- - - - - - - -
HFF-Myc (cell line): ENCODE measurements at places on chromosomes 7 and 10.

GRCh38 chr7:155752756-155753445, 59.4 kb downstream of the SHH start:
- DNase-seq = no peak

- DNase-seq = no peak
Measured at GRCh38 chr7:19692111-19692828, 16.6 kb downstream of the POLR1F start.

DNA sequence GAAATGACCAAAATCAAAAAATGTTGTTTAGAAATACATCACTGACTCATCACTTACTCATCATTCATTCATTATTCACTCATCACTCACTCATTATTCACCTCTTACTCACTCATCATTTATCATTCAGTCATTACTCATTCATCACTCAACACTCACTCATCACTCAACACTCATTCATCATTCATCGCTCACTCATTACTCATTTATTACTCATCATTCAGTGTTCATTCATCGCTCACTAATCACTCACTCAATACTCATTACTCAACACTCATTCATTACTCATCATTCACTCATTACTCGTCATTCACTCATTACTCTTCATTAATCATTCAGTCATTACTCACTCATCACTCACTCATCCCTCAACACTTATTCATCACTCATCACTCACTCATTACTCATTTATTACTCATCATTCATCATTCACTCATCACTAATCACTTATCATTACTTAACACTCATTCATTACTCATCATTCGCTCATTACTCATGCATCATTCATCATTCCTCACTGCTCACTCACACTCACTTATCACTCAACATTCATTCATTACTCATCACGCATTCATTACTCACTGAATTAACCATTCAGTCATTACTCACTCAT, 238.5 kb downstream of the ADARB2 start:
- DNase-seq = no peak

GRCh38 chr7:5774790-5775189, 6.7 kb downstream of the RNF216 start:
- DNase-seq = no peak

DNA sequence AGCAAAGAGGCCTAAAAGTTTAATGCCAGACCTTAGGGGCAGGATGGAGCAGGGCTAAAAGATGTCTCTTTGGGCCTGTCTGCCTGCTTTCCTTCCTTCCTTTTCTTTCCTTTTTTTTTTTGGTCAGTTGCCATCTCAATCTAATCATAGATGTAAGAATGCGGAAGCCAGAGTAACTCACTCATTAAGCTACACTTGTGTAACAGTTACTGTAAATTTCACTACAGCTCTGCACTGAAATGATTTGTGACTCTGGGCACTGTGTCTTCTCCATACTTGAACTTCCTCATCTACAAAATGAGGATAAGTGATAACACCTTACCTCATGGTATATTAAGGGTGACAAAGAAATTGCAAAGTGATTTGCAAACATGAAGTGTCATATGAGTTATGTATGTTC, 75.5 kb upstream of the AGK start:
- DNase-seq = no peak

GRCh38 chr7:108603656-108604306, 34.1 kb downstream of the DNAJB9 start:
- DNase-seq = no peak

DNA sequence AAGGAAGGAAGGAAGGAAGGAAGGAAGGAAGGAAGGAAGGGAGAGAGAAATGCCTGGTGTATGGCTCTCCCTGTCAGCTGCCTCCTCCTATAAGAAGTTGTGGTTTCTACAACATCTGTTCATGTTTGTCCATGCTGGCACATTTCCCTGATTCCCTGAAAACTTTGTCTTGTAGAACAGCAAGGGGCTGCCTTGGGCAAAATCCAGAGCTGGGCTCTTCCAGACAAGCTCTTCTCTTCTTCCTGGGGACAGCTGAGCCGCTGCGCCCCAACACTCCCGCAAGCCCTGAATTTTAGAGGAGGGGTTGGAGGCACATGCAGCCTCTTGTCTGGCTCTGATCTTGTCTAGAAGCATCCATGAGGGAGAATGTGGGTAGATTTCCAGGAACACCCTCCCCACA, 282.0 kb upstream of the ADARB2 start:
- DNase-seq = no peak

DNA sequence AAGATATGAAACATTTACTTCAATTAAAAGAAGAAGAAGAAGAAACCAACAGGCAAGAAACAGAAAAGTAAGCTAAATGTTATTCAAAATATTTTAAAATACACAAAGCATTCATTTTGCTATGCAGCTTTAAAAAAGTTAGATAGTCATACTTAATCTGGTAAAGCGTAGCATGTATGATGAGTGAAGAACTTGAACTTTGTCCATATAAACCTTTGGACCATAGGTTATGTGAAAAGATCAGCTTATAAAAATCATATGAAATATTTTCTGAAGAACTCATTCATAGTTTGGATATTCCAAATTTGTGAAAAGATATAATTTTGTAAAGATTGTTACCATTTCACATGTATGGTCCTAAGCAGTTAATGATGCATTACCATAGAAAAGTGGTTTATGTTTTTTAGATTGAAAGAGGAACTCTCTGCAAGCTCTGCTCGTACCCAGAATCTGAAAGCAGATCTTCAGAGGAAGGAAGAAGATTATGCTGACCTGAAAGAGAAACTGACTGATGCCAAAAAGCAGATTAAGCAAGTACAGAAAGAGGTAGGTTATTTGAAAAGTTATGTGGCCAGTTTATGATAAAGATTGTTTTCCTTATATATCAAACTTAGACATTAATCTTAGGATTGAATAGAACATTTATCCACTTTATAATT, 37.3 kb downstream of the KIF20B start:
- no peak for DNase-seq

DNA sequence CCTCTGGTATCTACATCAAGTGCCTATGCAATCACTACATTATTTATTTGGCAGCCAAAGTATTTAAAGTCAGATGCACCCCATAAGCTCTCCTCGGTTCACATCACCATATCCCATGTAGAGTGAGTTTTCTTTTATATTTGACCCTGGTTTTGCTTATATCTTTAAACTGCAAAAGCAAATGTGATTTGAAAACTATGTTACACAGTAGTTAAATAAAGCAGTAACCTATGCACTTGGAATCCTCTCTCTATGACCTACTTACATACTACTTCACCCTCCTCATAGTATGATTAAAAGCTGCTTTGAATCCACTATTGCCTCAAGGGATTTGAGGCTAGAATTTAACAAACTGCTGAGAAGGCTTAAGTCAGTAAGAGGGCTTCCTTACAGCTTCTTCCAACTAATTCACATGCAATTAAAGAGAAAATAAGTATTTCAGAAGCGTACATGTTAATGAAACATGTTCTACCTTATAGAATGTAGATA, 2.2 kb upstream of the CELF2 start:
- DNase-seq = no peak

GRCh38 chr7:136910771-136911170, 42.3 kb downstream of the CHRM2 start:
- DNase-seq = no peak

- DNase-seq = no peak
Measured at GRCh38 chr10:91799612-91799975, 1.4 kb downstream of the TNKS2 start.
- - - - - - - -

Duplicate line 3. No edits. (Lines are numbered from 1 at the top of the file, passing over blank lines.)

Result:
- DNase-seq = no peak